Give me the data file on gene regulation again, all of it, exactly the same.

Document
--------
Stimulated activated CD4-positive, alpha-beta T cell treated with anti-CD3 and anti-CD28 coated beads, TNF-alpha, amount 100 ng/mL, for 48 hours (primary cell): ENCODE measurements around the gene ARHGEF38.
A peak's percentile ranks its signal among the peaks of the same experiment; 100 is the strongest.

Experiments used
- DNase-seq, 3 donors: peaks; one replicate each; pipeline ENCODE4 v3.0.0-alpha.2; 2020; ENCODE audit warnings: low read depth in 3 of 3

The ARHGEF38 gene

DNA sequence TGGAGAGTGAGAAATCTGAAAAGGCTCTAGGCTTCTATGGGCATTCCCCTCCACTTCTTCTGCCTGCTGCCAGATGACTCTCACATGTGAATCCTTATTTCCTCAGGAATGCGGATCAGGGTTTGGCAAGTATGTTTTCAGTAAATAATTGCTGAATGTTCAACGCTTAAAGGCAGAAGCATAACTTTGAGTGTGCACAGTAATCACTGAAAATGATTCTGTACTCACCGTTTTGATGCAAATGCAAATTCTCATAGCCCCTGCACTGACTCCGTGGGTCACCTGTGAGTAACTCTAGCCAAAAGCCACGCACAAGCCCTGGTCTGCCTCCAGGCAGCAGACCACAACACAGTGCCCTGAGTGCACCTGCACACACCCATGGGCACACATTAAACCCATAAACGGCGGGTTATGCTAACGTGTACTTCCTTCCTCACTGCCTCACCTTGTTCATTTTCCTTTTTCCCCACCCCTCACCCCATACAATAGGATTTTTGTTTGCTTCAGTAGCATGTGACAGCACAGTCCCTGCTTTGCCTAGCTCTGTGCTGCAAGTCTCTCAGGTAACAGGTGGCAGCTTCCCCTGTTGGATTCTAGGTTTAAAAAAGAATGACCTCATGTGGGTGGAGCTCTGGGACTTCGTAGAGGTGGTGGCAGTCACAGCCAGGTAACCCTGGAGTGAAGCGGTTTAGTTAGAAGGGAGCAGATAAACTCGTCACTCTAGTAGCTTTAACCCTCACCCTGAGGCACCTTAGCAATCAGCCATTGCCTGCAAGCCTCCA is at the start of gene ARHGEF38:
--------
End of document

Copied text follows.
Stimulated activated CD4-positive, alpha-beta T cell treated with anti-CD3 and anti-CD28 coated beads, TNF-alpha, amount 100 ng/mL, for 48 hours (primary cell): ENCODE measurements around the gene ARHGEF38.
A peak's percentile ranks its signal among the peaks of the same experiment; 100 is the strongest.

Experiments used
- DNase-seq, 3 donors: peaks; one replicate each; pipeline ENCODE4 v3.0.0-alpha.2; 2020; ENCODE audit warnings: low read depth in 3 of 3

The ARHGEF38 gene

DNA sequence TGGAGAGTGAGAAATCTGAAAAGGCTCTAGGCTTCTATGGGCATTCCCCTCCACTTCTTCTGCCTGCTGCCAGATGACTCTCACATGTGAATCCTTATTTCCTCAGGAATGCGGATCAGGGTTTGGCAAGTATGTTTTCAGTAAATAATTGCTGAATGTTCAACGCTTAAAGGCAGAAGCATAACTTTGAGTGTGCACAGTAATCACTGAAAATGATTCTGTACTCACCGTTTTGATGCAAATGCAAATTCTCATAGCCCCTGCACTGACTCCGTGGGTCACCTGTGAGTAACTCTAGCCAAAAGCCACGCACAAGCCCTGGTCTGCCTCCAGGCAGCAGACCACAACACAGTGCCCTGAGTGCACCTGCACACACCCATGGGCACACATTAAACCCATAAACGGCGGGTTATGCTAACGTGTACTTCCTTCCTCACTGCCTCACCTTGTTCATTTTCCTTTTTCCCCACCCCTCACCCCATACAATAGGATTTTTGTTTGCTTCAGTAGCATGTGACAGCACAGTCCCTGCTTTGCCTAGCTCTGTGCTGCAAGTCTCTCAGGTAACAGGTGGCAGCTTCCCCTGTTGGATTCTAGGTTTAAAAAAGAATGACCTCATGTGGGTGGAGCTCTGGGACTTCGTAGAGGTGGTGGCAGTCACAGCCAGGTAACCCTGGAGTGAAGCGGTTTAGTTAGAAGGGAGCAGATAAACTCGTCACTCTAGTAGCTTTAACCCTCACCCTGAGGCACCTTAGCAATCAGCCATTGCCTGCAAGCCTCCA is at the start of gene ARHGEF38: